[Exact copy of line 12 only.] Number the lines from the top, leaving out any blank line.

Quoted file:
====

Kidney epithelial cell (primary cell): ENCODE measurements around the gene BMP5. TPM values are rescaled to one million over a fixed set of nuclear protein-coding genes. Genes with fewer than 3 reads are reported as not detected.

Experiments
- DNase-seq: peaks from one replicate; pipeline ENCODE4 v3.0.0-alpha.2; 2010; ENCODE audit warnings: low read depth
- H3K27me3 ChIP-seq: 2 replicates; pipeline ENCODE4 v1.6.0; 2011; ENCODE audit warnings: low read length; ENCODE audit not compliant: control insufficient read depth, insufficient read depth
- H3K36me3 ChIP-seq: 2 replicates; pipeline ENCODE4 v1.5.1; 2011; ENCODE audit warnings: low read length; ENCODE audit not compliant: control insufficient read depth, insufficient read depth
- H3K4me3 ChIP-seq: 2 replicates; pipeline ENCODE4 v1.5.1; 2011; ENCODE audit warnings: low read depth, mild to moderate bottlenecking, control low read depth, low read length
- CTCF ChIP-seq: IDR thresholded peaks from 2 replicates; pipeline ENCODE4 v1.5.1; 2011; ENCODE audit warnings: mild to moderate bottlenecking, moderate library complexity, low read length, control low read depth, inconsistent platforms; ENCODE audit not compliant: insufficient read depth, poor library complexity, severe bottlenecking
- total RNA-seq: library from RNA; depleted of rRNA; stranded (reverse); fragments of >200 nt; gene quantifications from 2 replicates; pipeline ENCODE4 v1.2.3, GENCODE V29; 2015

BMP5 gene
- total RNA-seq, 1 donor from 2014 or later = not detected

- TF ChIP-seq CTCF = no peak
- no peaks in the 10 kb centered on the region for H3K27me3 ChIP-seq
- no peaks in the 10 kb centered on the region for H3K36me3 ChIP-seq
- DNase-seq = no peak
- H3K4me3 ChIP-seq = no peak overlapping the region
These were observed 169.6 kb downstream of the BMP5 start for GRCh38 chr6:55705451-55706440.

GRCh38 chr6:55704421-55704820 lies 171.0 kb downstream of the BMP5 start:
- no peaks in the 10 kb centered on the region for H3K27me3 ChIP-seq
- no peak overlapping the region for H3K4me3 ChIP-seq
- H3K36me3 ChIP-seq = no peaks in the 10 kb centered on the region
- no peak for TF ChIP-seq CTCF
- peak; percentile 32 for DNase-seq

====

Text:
- no peaks in the 10 kb centered on the region for H3K27me3 ChIP-seq